25 January 2007

From cold storage: The Stillsuit of Elendil

Lightly edited, a post from my old blog. I find it convenient to refer to when I want to explain Old High Translationese.

While on the subject of genre authors with a taste for archaic prose...

I have been known, from time to time, to say rude things about Tolkien's writing and his writing style. China Mieville has done the same with a lot more panache than I can manage and David Brin has a lenghty article: J.R.R. Tolkien -- enemy of progress. So none of my grouching is new or interesting.

But while thinking on the puzzle of Frank Herbert's sometimes archaizing style, my thoughts naturally turned to Tolkien's tortured prose. And I had a revelation.

Tolkien, or Professor Tolkien as Peter Jackson calls him constantly on the special features tracks on the LOTR DVDs, was a philologist. He studied dead languages. You can, from time to time, still find his academic work cited in articles on historical linguistics. In both Latin and Greek, which were certainly central to Tolkien's education, sentences can tolerate word orders that English would never put up with. Homer, for example, regularly puts adjectives some distance from the noun they go with. It's stylish, and because of the grammar of these languages, perfectly clear (or nearly so).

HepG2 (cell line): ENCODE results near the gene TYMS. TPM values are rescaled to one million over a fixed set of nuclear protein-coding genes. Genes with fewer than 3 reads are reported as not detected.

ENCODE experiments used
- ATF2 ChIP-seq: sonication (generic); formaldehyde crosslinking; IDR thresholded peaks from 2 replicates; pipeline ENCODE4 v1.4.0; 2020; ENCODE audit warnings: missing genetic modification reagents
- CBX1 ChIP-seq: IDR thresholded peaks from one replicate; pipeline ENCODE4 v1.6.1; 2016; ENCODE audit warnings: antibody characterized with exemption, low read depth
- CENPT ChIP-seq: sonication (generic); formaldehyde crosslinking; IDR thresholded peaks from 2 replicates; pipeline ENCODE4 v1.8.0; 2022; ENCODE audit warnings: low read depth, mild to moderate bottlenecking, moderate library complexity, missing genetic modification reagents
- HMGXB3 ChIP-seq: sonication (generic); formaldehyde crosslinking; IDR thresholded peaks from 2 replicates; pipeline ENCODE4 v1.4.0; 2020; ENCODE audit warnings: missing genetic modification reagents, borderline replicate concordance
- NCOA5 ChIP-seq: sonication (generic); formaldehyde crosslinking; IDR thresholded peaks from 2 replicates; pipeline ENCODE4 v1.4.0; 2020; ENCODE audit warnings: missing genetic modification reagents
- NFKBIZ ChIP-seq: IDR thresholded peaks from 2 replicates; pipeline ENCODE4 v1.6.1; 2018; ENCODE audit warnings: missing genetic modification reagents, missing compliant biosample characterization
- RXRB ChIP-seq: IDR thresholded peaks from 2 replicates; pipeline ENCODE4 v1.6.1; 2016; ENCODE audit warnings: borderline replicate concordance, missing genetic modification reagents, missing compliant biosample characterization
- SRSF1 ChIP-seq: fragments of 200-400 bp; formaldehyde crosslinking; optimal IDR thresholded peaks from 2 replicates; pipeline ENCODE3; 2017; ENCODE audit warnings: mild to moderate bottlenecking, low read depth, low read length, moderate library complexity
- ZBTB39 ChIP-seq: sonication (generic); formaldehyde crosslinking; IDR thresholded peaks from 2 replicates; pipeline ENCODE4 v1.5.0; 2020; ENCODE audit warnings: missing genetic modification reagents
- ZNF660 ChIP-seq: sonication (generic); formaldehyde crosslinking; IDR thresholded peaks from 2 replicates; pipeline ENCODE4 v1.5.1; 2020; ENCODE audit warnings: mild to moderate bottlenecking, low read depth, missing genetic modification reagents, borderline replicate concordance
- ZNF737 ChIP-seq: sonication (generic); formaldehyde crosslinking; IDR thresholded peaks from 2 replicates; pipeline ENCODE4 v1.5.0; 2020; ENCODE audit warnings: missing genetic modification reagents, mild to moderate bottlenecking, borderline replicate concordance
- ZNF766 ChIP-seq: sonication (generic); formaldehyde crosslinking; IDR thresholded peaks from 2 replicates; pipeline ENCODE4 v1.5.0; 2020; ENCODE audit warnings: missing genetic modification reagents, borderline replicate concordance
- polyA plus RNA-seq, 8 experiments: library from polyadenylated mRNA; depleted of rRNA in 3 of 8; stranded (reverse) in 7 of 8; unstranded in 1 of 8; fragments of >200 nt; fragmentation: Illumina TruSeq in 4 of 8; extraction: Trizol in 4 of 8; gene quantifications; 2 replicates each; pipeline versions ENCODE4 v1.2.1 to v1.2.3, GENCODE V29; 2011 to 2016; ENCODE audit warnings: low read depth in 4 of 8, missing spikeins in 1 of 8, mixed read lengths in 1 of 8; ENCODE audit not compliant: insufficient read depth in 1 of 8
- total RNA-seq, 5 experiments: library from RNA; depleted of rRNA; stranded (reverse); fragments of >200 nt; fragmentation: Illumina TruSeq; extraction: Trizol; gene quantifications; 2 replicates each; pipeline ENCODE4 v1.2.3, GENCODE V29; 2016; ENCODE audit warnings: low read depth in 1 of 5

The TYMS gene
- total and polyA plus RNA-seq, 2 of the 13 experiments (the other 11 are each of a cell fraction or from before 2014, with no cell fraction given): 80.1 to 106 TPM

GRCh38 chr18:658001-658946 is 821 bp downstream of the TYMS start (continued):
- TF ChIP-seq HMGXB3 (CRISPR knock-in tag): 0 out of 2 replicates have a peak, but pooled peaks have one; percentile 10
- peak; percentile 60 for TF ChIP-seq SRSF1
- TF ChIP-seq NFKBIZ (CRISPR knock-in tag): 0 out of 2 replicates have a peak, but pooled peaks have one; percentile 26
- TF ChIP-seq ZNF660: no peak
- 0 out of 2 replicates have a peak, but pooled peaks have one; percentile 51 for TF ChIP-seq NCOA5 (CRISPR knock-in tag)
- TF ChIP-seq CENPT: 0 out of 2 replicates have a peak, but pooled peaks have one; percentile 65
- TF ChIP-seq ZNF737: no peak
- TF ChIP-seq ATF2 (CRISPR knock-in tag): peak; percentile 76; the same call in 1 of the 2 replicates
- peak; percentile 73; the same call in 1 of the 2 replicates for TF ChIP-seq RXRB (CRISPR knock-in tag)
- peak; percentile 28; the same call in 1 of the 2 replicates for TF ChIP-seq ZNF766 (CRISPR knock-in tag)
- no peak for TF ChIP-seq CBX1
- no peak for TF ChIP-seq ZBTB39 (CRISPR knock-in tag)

When you first study Greek and Latin, your teacher might expect you to produce fairly literal translations. I've been an instructor for several ancient Greek mailing list groups, and I also plead with the students to stay close to the Greek as possible when we start. I need to make sure they're understanding the grammar correctly, and aren't just fudging it. Once their command of Greek is more solid, then I'll generally tolerate quite free translations. But that initial habit of the literal translation leaves its mark. I produced this clunking monstrosity just this week for the Odyssey translation group (Od.2.81-83):

All the people felt pity.
And there all the others sat in silence, nor did anyone dare
to answer Telemachus with strong words.


This very literal translation is nearly a gloss - hardly English at all. And yet I continue to produce English like this because if all of us in the group were to work too freely no one else could use our translations to check their own work.

My revelation: Tolkien's natural language is Old High Translationese*!



* Old High Translationese corr. Classicist Translationese ms.

1 comment:

Luke said...

That translation seems perfectly natural to me! Yet I read Greek.

Luke